What next for Hong Kong?

Many fear that the liberties which Patten helped enshrine are eroding fast. And they have ample reason to worry

 

Share

Chris Patten may have made a mess of things at the BBC but in Hong Kong, where he was the last British governor, he is still remembered fondly. “Fatty Pang” to the mainland authorities, he was perhaps the first colonial boss in Hong Kong to stand up to Beijing. Although London had done little to foster democracy in its 145 years of rule, he realised that if Britain were to leave any trace of its liberal political culture before the communists took over, it was now or never.

Seventeen years on, there are still traces of that legacy. Among its judges the Court of Final Appeal has two Chings and a Chan but also a Mason, a Collins, a Bokhary, a Neuberger, even a John Mortimer; and its opinions are sought across the world. The South China Morning Post is still an excellent newspaper. The democracy movement that first took hold in the colony during the Tiananmen Square protests of 1989, and which Patten’s reforms helped to foster, is still a force to be reckoned with.

But many fear that the liberties which Patten helped enshrine are eroding fast. And they have ample reason to worry. Deng Xiaoping sugared the take-over pill by promising that Hong Kong would be allowed to carry on as before. After the negotiations with Mrs Thatcher he said, “We have proposed to solve the Hong Kong problem by allowing two systems to exist in one country.” But Thatcher herself was sceptical from the start. In an interview in 2007 she said, “One country, two systems was developed some years earlier as an approach to the issue of Taiwan. It doesn’t look any more appropriate in that context now than it did then.” And now it seems her fears are justified.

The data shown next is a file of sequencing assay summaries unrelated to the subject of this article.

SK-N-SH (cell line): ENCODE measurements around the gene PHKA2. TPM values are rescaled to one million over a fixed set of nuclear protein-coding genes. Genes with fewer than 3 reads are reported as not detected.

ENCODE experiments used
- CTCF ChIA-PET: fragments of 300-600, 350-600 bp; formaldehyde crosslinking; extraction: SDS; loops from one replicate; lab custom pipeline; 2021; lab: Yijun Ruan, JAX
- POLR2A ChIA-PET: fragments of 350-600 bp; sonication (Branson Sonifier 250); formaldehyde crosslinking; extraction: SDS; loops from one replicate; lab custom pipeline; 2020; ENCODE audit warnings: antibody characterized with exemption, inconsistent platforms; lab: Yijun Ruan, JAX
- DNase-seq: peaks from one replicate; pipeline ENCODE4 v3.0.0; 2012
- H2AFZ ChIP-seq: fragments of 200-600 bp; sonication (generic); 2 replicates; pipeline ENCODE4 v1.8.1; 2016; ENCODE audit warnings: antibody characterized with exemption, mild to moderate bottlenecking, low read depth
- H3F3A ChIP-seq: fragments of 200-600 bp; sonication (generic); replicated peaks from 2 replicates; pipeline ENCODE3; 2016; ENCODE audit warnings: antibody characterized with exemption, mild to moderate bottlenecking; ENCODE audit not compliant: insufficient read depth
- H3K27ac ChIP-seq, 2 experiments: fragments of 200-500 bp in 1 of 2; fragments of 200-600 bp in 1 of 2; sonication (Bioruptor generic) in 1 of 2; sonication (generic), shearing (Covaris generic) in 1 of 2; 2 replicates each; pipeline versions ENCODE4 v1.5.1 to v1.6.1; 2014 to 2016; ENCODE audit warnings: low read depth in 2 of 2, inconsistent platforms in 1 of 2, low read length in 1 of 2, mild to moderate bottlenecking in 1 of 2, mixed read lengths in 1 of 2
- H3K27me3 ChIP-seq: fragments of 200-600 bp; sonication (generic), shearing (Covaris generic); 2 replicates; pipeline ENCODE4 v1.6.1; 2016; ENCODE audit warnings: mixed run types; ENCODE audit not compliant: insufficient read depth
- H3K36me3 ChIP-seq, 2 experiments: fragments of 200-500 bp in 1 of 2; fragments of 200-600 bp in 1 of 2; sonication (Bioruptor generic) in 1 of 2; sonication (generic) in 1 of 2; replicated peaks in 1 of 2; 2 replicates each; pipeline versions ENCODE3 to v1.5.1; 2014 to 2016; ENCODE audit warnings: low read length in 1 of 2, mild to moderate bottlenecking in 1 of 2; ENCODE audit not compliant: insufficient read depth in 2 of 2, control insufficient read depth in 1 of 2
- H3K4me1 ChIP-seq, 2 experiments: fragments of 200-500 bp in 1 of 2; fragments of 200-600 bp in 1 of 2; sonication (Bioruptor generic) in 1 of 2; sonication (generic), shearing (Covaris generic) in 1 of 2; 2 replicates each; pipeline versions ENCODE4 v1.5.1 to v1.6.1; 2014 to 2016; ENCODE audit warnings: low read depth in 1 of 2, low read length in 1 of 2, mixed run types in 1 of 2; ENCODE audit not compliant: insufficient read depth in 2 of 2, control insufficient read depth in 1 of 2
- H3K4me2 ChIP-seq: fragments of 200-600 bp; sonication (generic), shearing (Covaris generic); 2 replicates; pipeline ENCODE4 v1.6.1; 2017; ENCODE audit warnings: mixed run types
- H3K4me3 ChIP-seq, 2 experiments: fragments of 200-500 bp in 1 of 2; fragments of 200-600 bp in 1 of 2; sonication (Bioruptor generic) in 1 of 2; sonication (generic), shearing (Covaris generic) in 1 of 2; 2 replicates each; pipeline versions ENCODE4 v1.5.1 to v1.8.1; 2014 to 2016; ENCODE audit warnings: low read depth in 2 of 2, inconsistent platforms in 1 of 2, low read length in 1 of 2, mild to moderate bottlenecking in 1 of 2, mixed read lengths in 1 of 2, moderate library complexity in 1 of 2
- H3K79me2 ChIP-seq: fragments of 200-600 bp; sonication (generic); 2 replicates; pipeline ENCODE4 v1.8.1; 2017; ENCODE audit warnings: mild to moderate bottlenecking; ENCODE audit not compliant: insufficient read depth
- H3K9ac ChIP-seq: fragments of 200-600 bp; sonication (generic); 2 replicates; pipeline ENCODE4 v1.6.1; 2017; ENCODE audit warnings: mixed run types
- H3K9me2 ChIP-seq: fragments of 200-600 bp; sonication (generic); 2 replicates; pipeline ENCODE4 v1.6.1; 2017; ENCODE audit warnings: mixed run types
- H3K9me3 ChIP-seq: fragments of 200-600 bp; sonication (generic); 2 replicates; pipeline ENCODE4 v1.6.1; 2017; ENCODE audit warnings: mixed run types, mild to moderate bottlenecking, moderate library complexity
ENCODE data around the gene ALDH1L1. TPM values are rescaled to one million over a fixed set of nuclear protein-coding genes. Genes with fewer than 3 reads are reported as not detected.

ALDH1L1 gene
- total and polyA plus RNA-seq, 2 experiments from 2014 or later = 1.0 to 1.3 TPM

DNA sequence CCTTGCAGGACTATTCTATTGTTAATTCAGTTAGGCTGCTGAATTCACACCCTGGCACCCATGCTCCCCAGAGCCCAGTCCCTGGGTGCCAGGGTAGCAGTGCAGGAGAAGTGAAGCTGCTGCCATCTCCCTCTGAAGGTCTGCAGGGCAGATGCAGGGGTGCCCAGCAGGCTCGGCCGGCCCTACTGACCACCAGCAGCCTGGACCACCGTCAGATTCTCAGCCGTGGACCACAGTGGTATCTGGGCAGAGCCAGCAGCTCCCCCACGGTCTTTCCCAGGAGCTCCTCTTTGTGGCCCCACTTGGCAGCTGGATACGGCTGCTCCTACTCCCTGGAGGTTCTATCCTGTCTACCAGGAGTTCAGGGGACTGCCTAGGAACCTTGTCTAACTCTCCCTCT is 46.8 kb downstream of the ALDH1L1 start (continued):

The erosion is taking place slyly, slowly, by inches, taking care not to frighten the horses or stick spanners in the wheels of trade. But it is happening nonetheless. This week a mainland court sentenced a Hong Kong publisher to 10 years’ jail for the apparently rather minor crime of not paying import duty on industrial paint which he had taken from Hong Kong to China in October. But the real offence of Yiu Man-tin was that he was planning to publish a book entitled “China’s Godfather Xi Jinping”. Yiu’s son Edmond Yiu Yung-chin, who in January wrote an open letter to Xi Jinping urging him to stop what he called the ‘political persecution’ of his father and honour Hong Kong’s press freedom, told the South China Morning Post that he believed his father had been set up.